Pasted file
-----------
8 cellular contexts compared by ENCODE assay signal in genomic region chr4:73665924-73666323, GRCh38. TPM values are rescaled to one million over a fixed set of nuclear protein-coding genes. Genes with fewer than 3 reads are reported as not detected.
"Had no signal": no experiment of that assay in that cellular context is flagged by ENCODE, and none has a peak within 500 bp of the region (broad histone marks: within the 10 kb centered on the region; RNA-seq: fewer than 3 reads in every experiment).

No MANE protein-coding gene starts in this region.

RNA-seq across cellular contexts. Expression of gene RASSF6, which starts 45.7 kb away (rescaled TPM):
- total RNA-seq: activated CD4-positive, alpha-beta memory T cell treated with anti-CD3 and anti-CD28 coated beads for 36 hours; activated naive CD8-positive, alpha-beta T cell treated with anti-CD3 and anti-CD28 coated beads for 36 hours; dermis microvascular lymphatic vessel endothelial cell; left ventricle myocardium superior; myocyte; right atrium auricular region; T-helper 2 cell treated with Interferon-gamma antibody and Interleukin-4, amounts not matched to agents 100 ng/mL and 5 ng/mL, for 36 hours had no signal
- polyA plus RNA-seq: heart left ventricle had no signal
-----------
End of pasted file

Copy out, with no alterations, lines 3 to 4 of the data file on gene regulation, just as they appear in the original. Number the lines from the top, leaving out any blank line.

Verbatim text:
No MANE protein-coding gene starts in this region.

RNA-seq across cellular contexts. Expression of gene RASSF6, which starts 45.7 kb away (rescaled TPM):